Videolib should REALLY stop these inane conversations about "saving" a VHS c= assette and be talking about preservation and restoration of master film, vi= deo and digital materials. There are going to be thousands of works in the n= ext decade or two that will rot away because there is no "commercial" value=20= to them -- a lot of them are those treasured only among the libraries and me= dia centers. Am I making up a story based on unfounded crap out of the reces= ses of my mind (like the hope that the Nets can win the NBA championship thi= s year) or is this the truth? The answer is, trust me on this one.

While most places are literally tossing away their 16mm prints or giving the= m to for-profit entities (much of this going against the original licensed a= greements) that put them out on ebay, the Donnell Media Center in NYC receiv= ed a $500,000 grant to preserve and restore the unique (and I mean the sole=20= existing in most cases) 16mm prints in their collection. Marie Nesthus, Joe=20= Yranski, David Callahan and the rest of the Donnell staff deserved awards fo= r their incredible efforts.

I sponsored the concept of the New York State Council of the Arts funding th= e non-profit distributors to help pay for the release of their films on DVD=20= with the expectation that the film materials will be preserved during the co= urse of the film-to-tape transfers. The first recipient two years ago was Wo= men Make Movies with a project for ten releases. I'm hoping others will foll= ow.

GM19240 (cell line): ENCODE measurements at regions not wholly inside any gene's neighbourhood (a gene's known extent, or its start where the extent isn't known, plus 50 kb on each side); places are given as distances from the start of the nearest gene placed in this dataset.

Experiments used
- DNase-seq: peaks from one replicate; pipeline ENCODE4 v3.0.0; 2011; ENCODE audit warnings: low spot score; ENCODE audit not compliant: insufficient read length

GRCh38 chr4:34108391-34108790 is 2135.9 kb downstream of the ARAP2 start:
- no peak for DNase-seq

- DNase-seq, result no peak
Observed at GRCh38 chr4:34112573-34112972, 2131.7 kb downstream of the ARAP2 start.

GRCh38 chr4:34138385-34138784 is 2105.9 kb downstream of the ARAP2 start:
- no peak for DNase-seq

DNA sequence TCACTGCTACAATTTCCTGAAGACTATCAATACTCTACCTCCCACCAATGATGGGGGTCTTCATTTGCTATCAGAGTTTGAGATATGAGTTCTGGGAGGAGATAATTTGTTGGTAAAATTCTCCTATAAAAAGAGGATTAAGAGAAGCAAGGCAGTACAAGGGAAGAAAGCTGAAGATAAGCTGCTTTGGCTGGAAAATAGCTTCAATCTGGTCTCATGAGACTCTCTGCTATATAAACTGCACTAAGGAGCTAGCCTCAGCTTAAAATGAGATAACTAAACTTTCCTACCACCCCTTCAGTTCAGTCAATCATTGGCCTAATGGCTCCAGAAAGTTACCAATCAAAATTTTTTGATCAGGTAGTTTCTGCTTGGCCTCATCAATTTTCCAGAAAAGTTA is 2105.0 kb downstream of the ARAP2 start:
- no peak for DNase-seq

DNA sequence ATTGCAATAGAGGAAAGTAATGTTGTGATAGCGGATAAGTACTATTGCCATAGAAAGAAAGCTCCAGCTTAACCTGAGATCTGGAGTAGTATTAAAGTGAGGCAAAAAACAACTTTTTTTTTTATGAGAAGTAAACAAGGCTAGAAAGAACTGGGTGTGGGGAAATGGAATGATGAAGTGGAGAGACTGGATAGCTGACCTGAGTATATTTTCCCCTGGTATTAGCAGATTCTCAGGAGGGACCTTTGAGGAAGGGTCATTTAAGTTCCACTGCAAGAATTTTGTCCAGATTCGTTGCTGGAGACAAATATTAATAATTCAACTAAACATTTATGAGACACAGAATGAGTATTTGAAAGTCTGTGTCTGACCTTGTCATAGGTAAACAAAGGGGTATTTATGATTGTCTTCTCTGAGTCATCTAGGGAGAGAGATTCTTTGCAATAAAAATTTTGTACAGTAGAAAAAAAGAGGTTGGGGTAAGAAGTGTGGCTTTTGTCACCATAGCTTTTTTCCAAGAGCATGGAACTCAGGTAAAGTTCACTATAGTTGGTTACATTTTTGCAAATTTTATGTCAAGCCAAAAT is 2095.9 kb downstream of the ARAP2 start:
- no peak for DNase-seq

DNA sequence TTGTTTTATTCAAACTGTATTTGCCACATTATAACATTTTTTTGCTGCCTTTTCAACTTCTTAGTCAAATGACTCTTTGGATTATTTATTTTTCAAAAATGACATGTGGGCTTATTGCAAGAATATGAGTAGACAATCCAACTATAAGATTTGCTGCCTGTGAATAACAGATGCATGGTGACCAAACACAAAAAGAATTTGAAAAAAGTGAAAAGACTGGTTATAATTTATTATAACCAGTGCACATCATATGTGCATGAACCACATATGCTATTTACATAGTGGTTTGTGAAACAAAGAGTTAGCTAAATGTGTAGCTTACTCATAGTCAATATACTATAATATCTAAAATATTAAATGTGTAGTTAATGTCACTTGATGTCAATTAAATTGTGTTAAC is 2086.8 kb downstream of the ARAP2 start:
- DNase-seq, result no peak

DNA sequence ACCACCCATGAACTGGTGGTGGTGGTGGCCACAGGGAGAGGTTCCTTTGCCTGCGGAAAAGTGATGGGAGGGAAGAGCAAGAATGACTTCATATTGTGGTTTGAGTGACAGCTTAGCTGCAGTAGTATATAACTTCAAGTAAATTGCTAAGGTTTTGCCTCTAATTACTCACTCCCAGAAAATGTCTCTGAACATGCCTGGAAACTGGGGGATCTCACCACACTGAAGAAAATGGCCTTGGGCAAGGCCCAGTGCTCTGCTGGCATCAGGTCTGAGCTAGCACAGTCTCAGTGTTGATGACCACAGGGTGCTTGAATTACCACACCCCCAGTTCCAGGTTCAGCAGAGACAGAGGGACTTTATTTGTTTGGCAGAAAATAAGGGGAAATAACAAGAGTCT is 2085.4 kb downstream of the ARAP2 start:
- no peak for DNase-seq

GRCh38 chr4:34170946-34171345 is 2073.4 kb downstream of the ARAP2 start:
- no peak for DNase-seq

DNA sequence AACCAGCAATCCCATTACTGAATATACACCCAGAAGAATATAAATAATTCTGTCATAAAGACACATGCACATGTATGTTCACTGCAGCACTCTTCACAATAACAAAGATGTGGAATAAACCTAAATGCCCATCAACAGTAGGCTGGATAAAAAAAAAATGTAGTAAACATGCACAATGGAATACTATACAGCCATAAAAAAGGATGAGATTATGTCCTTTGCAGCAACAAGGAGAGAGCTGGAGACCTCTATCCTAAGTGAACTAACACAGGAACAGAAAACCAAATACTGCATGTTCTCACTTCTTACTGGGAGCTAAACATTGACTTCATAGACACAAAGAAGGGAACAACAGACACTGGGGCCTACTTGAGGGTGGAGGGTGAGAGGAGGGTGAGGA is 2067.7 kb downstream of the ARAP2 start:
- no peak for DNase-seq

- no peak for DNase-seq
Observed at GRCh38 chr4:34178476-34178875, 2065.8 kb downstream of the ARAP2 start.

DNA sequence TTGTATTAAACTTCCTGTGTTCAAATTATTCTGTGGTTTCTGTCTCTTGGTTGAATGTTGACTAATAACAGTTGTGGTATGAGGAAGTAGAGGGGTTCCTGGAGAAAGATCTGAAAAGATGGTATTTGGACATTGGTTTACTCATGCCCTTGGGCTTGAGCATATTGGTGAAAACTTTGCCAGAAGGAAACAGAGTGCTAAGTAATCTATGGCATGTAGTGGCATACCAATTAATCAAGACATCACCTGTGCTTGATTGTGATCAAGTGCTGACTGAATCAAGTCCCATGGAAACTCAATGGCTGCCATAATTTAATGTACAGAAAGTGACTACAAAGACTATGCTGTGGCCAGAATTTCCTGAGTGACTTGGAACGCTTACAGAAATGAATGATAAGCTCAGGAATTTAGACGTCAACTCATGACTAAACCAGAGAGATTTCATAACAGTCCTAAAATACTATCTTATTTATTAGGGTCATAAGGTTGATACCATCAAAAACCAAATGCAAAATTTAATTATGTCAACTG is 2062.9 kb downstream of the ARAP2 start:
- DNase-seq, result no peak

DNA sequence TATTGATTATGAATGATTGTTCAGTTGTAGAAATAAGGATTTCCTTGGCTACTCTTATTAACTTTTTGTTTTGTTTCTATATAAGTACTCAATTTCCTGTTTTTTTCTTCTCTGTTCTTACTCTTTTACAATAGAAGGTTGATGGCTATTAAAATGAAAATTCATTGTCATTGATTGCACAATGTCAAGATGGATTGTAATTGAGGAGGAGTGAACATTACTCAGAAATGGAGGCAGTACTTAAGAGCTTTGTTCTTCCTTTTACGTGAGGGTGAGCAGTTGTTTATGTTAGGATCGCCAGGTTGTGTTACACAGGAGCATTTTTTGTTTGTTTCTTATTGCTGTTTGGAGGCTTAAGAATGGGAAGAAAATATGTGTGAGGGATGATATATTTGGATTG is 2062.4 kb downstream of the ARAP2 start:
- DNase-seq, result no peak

Will the ALA set up a similar grant? Will media librarians get together and=20= encourage these small distributors to bring out certain titles? Will individ= uals donate a few bucks a month to local and national archives for the prese= rvation of independent films and video? Will more librarians attend the Asso= ciation of Moving Image Archivists conference (this year it's in Minneapolis= ) to learn about preserving their own collections?

Jed -- how's the indiscrimate copying of "owned" materials pay for this pres= ervation? And it doesn't even matter for God's sake. Do what the hell you wa= nt. Hopefully, librarians will have the proper knowledge from reading real s= ources of information to make their own decisions. They're good at that.

Obviously, this problem is something I believe strongly in and have devoted=20= much of the last twenty years to do something to remedy this conditions. I d= on't ask for a similar insane commitment since librarians do extremely valua= ble work to begin with, but discussion and reasonable action would be nice.<= BR>
As for those who this does not apply to, assume away (as they say in The Pro= ducers) that I'm talking about the others.

Dennis Doros
Milestone Film & Video
PO Box 128
Harrington Park, NJ 07640
Phone: (800) 603-1104 or (201) 767-3117
Fax: (201) 767-3035
Email: milefilms@aol.com
Website: http://www.milestonefilms.com